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“I am very impressed With ERuDeF’s Conservation Efforts” –Dr Sally Laahm

“I am very impressed With ERuDeF’s Conservation Efforts” –Dr Sally Laahm

[one_third][/one_third]The African Conservation Officer of Rainforest Trust Dr. Sally Laahm, recently undertook a trip to the Environment and Rural Development Foundation (ERuDeF) to evaluate the organization and her conservation areas. The Rainforest Trust African Conservation Officer spent 10 days with the organization both in the office and her project areas notably the Proposed Mak-Betchou Wildlife Sanctuary, Muanengouba Mountain, and Tofala Hill Wildlife Sanctuary. At the end of her 10 day expedition, she granted an interview to the ERuDeF Programme E-newsletter (EPE) during which she gave an appraisal of the organization and her conservation areas. Read on!

EPE: Who is Sally?

Sally : I am the African Conservation Officer of Rainforest Trust. My Background is wildlife ecology and biological anthropology. I am also a research scientist working in African countries since 1982.

EPE: This is your first encounter with ERuDeF. After spending 10 days with her what do you think about the organization?

Dr. Sally : ERuDeF has a lot of activities on the ground already for many years, especially a lot of great projects with communities adjacent to existing and proposed protected areas. So I am very impressed

EPE: One of the areas you visited is the beautiful caldera of the Muanengouba Mountain which is host to some endangered amphibians. What is your appreciation of this area?

Sally : Well!, I think the area in question is of high conservation value but there are livestock herders and farmers living and working next to it, which is an issue that needs to be addressed as the population expands. I definitely think that it is a high conservation project to strive to achieve.

EPE: You also visited the Tofala Hill Wildlife Sanctuary. What is your take on this area?

Dr. Sally : It is a biologically reach area, we weren’t there for very long, but we saw many signs of the presence of Gorillas and Chimpanzees, very close to the camp that is used regularly by the ERuDeF team. I did not have the opportunity to travel farther into the sanctuary, but again it is of very high conservation value. It is surrounded by villages in which ERuDeF already has some good number of livelihood projects. I think that the Tofala Hill Wildlife sanctuary is a project which definitely needs funding to proceed further to achieve the legislative processes that are needed for these projects.

EPE: You just came back from the Proposed Mak-Betchou Wildlife Sanctuary, where you camped for two nights. Do you think it is worth the protection?

Dr. Sally : Oh! Most definitely, it is. As a wildlife biologist, I saw so many signs of other wildlife including antelopes and other larger mammals indicating that human pressure is very low. Again, I regret for not being able to have an extended visit, but I appreciate from a biological conservation view point. I think it needs protection as soon as possible especially with human communities living around it and the pressure that they have for land and resources.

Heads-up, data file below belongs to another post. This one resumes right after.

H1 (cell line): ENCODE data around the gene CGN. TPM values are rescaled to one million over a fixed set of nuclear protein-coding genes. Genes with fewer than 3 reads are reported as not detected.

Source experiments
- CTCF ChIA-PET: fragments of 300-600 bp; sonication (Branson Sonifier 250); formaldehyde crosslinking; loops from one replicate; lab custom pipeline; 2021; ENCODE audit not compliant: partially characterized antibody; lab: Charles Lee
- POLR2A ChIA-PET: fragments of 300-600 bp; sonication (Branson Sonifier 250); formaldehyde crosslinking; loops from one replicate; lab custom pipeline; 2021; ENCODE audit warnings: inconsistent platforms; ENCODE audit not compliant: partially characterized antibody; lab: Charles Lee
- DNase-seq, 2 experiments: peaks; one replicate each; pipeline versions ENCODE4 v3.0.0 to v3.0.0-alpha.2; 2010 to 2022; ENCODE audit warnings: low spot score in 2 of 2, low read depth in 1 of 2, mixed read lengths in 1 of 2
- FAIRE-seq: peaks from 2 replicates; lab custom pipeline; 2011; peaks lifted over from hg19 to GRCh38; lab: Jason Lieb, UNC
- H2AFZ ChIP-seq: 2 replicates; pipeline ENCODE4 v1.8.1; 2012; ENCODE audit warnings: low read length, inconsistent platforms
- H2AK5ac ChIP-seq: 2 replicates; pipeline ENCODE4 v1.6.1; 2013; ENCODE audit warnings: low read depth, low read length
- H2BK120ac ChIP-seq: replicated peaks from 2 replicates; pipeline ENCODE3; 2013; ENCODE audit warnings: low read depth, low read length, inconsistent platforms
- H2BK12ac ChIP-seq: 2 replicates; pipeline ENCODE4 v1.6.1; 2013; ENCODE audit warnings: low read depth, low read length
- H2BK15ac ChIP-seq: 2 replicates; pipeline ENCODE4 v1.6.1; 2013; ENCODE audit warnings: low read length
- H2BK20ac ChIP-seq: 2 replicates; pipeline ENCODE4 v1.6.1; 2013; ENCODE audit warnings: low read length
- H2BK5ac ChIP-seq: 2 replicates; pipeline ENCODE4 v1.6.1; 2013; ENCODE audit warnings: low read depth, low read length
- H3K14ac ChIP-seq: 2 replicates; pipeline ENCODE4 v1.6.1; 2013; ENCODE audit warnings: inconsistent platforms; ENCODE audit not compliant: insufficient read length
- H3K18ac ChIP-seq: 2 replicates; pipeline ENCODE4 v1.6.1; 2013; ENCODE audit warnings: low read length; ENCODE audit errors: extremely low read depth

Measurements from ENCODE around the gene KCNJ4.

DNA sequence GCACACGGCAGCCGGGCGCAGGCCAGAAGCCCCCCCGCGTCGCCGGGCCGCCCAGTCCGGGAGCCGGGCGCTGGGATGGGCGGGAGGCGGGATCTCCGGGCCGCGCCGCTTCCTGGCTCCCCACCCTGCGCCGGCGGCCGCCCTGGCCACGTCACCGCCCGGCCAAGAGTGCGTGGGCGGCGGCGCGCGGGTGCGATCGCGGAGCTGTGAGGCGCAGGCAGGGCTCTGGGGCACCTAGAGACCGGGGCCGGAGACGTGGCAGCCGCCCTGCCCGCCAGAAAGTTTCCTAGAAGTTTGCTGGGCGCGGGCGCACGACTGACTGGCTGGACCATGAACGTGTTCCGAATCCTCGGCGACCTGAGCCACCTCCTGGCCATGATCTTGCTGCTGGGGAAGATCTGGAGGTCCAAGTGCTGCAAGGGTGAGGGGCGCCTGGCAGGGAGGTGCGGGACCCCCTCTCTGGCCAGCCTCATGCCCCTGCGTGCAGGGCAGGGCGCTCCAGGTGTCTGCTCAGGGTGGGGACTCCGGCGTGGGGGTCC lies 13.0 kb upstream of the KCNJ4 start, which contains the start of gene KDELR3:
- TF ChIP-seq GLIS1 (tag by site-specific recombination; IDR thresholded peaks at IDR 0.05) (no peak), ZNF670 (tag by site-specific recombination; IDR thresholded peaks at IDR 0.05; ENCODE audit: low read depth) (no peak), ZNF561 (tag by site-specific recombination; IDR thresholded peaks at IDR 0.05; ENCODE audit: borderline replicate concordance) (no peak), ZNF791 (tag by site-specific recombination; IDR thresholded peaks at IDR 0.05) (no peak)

EPE: After ascending and descending so many very difficult trails in the dense rainforests do think your discovery is worth the stress?

Dr. Sally : I did not see it as being stressful but I regret that I did not have enough time to spend more days in the forest as to fully appreciate the area. I am always happy to go up mountains, and through swamps to see areas that are important for the conservation of wildlife and the environment.

EPE: You visited CWCS in Douala and ERuDeF in Buea, what do you take back to Rainforest from Cameroon?

Dr. Sally : Am very impressed with both NGOs and I hope to find more national NGOs in Cameroon. Cameroon has a very biological and ethically diverse culture. To receive the attention that it should have. I found some very dedicated people in Cameroon and hope to find more to hopefully fund some more projects in this country.

EPE: ERuDeF sent you proposal for the conservation of these areas you have visited, what do you think about that proposal especially after being to these areas yourself?

Dr. Sally : I cannot say much at this juncture, but the reason I am here is because we we re already impressed with the initial proposal. So that is why I was asked to come here and evaluate ERuDeF as an organization and also do a quick evaluation of the conservation areas.

EPE: What can you say about the expedition team, the staff, the field guides and the porters who spent time with during your trip?

Dr. Sally : It was excellent! Everybody was very kind and very knowledgeable and I enjoyed all the exchanges that we had out there in the camps in the forests. The guides showed how much knowledge they had about the forest and wildlife. It’s all very good.

EPE: I admire your strength because at 66 you are able to do all these; journeying to Muanengouba, Tofala and Mak-Betchou. Where do you get this strength?

Dr. Sally : I get my strength from my ancestors just like the Africans do.

EPE: Any last words for ERuDeF?

Dr. Sally : Courage! That is what I can say. I know it is difficult to get funding. You have a lot of good projects on the ground already. I hope that we will be able to provide all the funding that you need for Tofala Hills and Mak-Betchou projects……it’s been a great pleasure to be here and I expect to be back some time next year to see the progress you have made on the projects.

Conducted By Ngwa Elvis Suh A.e able to provide all the funding that you need for Tofala Hills and Mak-Betchou projects……it’s been a great pleasure to be here and I expect to be back some time next year to see the progress you have made on the projects.

Conducted By Ngwa Elvis Suh A.

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